Do More With Sphero's BB-8 - Part One

Posted on Jan 21, 2016 in Sundry
james portrait
James Jacoby
Chief Technology Officer, Founder
 
BB-8 Project - Part 1

We were first in line to get our hands on the Sphero BB-8 toy when it launched last year. Since then, we've been smitten with its cuteness and high-tech bluetooth coolness. After you've driven it around a little, watched it patrol, and played with the adorable puppeteering features, some people might feel quite content with their purchase.

Not me. Owning this toy has only made me want a real BB-8. You know- one that hangs out with you, providing comic relief throughout the work day. I don't have time for an insanely complex project, so that dream is a ways out. 

However, I think we can get more enjoyment out of the toy that already exists by making it smarter.

Here's some goals I have in mind:

  • It would be great if you could enjoy BB-8 without constantly running the app on a phone
  • BB-8's personality would be even more endearing if he had more autonomy
  • Let's hook this thing up to the internet so it can receive input from anything

How it Works

There's a lot going on behind the scenes in this demo. Here's breakdown of the parts:

Node.js App

The app running on my laptop is a small Node app that uses a community variant of the Sphero SDK called Node Sphero Pwn. The SDK handles all the low-level bluetooth communication with BB-8. The package also provides a macro language for controlling the motors and lights, allowing us to design our own animations. In part two, this code will be moved to a Raspberry Pi Zero that lives in BB-8's charging base.

Here's a Gist of the main source file if you're curious.

var sphero = require('sphero-pwn'),
    exec = require('exec'),
    macros = require('sphero-pwn-macros'),
    keypress = require("keypress");

var orb = null,
    id = 'ble://##:##:##:##:##:##';

var awsIot = require('aws-iot-device-sdk');

// MACROS

var actions = {};

var src = "motor 2 80 2 80\n" +
          "delay 50\n" +
          "motor 1 80 1 80\n" +
          "delay 50\n" +
          "motor 2 80 2 80\n" +
          "delay 50\n" +
          "motor 1 80 1 80\n" +
          "delay 50\n" +
          "motor 0 0 0 0\n";

actions['fast_nod'] = macros.compile(src);

src = "rgb 0 255 0\n" +
      "delay 200\n" +
      "rgb 0 0 255\n" +
      "delay 200\n" +
      "rgb 255 0 0\n" +
      "delay 200\n" +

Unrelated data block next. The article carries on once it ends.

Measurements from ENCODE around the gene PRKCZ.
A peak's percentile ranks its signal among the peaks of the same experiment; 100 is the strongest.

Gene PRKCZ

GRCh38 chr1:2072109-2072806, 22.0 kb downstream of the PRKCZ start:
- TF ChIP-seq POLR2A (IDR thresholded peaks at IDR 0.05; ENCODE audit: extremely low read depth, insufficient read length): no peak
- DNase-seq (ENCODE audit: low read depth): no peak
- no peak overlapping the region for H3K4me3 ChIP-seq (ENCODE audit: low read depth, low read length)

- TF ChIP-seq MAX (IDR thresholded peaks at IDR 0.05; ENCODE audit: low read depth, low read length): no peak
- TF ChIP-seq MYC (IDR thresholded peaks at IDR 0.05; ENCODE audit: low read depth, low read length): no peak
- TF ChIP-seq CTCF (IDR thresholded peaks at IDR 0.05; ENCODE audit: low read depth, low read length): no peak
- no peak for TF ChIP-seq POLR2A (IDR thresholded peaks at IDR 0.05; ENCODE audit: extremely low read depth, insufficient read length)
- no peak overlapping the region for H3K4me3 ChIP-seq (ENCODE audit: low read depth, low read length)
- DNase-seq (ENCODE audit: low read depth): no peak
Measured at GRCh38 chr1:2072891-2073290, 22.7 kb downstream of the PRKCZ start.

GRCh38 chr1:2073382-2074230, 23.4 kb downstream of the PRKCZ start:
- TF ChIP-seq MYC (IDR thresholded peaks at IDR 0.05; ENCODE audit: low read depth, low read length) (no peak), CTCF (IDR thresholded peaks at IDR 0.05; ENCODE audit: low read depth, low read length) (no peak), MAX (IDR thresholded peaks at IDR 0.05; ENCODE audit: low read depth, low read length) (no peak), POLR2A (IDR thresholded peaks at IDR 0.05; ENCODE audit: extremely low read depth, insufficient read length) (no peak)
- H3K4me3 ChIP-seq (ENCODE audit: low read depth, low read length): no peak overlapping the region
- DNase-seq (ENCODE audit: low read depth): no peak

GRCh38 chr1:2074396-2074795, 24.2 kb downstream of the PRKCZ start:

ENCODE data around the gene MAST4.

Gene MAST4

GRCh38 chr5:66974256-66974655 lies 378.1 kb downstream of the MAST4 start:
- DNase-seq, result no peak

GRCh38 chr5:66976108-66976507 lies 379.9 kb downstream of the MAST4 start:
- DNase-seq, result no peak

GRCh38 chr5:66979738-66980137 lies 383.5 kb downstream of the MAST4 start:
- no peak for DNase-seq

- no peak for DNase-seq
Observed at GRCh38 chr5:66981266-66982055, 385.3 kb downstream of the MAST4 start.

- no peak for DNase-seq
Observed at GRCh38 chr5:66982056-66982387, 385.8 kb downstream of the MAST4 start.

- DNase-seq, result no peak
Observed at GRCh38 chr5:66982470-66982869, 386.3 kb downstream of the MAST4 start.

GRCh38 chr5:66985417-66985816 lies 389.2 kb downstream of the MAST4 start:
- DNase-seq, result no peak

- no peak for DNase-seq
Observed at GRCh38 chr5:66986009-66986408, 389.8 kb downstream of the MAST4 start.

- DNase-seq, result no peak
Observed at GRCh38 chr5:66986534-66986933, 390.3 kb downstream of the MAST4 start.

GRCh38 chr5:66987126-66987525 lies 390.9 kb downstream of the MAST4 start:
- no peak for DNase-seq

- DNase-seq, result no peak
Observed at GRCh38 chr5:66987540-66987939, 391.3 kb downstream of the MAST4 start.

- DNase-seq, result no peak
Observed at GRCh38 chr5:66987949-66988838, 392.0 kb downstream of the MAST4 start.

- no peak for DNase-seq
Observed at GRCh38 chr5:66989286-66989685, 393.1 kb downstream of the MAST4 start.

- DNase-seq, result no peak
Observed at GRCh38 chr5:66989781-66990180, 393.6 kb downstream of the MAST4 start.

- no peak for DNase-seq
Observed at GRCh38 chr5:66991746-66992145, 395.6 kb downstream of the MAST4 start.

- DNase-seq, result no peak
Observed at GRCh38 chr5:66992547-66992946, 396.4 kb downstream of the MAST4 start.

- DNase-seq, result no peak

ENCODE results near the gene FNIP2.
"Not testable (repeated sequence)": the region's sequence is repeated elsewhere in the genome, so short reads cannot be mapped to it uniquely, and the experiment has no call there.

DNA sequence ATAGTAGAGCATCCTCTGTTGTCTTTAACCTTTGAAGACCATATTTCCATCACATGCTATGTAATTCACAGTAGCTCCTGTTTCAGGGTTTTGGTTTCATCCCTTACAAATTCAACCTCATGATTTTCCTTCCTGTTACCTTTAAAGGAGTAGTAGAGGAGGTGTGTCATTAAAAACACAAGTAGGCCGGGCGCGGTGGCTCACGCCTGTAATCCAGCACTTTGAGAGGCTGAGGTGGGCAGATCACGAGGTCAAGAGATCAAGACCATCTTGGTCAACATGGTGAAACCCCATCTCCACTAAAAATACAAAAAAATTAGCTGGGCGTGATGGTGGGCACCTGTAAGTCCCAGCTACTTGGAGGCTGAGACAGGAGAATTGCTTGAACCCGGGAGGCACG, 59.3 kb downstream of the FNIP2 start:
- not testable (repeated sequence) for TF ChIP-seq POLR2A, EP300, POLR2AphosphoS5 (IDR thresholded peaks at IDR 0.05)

"rgb 0 0 0\n";

actions['flash'] = macros.compile(src);

var src = "motor 2 80 1 80\n" +
          "delay 200\n" +
          "motor 0 0 0 0\n" +
          "delay 1000\n" +
          "motor 1 80 2 80\n" +
          "delay 200\n" +
          "motor 0 0 0 0\n";

actions['look_around'] = macros.compile(src);

// HELPERS

var playSound = function(name) {
  exec('afplay "sounds/bb8 - ' + name + '.mp3"', function() {});
};

var playAction = function(name) {
  var macro = actions[name];
  orb.loadMacro(0xFF, new Buffer(macro.bytes)).
    then(function() {
      orb.runMacro(0xFF);
    });
};

var onKeyPress = function(ch, key) {
  console.log('pressed: ' + key.name);

  if (key.ctrl && key.name === "c") {
    process.stdin.pause();
    process.exit();
  }

  if (key.name === "y") {
    animateYes();
  }

  if (key.name === "f") {
    flashColors();
  }
}

var handleMessage = function(topic, action) {
  ensureConnected().then(function(response) {
    switch (action) {
      case 'flash':
        return flashColors();
      case 'yes':
        return animateYes();
      case 'look':
        return lookAround();
    }
  });
};

var ensureConnected = function() {
  // This is an area of great frustration
  // For now, closing and re-opening connection every time
  orb.channel().close();

  return sphero.Discovery.findChannel(id).then(function(channel) {

    orb = new sphero.Robot(channel);
  });
};

// ACTIONS

var animateYes = function() {
  playSound('be he do');
  playAction('fast_nod');
};

var lookAround = function() {
  playSound('up down');
  playAction('look_around');
};

var flashColors = function() {
  playSound('beep beep');
  playAction('flash');
};

// CONNECT!

console.log('start');

// Connect to IoT on AWS

var device = awsIot.device({
   keyPath: 'private.pem.key',
  certPath: 'certificate.pem.crt',
    caPath: 'root-CA.crt',
  clientId: '###',
    region: 'us-west-2'
});

device
  .on('connect', function(foo) {
    console.log('connected to IoT');
    device.subscribe('bb8');
  });

device
  .on('message', function(topic, payload) {
    var action = payload.toString();

    console.log('message', topic, action);

    handleMessage(topic, action);
  });

sphero.Discovery.findChannel(id).then(function(channel) {
  // new orb
  orb = new sphero.Robot(channel);
  console.log('connected to bb8');
});

Amazon IoT

Amazon's Internet of Things service allows WiFi connected devices to communicate securely with cloud applications. Devices can easy publish, subscribe, and respond to state change requests- all with a very small code footprint.

Slack

Slack seemed like a fun integration to start with. Everyone in the office uses it and it's super simple to integrate with other services. In the demo, anyone on our Slack team can send /bb8 commands and BB-8 will respond, wherever it is.

Amazon Lambda

For this proof of concept, I needed something to act as the public interface for BB-8. Using Amazon Lambda, I quickly created an API backed by a single file. By using Lambda, I didn't have to think about setting up servers, deployment, or even source control. My barebones API accepts commands from Slack and communicates them to the IoT service. In part two, this will be replaced by a proper web app.

That's it for now. In part two, we'll show off the enhanced web app and publish the plans and code so you can make your own!

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